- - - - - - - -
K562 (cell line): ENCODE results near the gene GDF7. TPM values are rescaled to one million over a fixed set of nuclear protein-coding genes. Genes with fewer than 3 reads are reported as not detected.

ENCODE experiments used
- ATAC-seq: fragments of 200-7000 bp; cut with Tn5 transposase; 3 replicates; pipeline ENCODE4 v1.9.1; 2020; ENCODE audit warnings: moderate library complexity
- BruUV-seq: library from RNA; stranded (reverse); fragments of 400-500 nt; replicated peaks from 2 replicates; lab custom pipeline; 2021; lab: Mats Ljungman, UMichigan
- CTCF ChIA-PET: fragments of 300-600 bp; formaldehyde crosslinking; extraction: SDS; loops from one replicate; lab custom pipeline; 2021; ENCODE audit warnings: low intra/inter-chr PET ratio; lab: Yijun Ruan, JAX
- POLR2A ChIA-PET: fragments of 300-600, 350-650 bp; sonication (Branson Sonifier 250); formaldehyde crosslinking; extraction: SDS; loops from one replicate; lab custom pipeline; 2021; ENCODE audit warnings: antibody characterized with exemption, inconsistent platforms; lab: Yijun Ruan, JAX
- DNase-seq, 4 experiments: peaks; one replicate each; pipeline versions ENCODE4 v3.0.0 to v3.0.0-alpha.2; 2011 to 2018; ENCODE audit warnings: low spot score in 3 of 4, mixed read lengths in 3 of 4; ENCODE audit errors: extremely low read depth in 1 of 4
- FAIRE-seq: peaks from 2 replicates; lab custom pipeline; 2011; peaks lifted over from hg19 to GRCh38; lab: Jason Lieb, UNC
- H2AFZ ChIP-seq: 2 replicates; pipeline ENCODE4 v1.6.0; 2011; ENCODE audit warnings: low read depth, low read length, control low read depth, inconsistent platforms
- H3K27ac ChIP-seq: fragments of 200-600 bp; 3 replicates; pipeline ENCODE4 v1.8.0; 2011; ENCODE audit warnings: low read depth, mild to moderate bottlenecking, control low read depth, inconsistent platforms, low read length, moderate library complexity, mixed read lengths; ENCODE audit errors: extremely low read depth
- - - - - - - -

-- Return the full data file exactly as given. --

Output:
K562 (cell line): ENCODE results near the gene GDF7. TPM values are rescaled to one million over a fixed set of nuclear protein-coding genes. Genes with fewer than 3 reads are reported as not detected.

ENCODE experiments used
- ATAC-seq: fragments of 200-7000 bp; cut with Tn5 transposase; 3 replicates; pipeline ENCODE4 v1.9.1; 2020; ENCODE audit warnings: moderate library complexity
- BruUV-seq: library from RNA; stranded (reverse); fragments of 400-500 nt; replicated peaks from 2 replicates; lab custom pipeline; 2021; lab: Mats Ljungman, UMichigan
- CTCF ChIA-PET: fragments of 300-600 bp; formaldehyde crosslinking; extraction: SDS; loops from one replicate; lab custom pipeline; 2021; ENCODE audit warnings: low intra/inter-chr PET ratio; lab: Yijun Ruan, JAX
- POLR2A ChIA-PET: fragments of 300-600, 350-650 bp; sonication (Branson Sonifier 250); formaldehyde crosslinking; extraction: SDS; loops from one replicate; lab custom pipeline; 2021; ENCODE audit warnings: antibody characterized with exemption, inconsistent platforms; lab: Yijun Ruan, JAX
- DNase-seq, 4 experiments: peaks; one replicate each; pipeline versions ENCODE4 v3.0.0 to v3.0.0-alpha.2; 2011 to 2018; ENCODE audit warnings: low spot score in 3 of 4, mixed read lengths in 3 of 4; ENCODE audit errors: extremely low read depth in 1 of 4
- FAIRE-seq: peaks from 2 replicates; lab custom pipeline; 2011; peaks lifted over from hg19 to GRCh38; lab: Jason Lieb, UNC
- H2AFZ ChIP-seq: 2 replicates; pipeline ENCODE4 v1.6.0; 2011; ENCODE audit warnings: low read depth, low read length, control low read depth, inconsistent platforms
- H3K27ac ChIP-seq: fragments of 200-600 bp; 3 replicates; pipeline ENCODE4 v1.8.0; 2011; ENCODE audit warnings: low read depth, mild to moderate bottlenecking, control low read depth, inconsistent platforms, low read length, moderate library complexity, mixed read lengths; ENCODE audit errors: extremely low read depth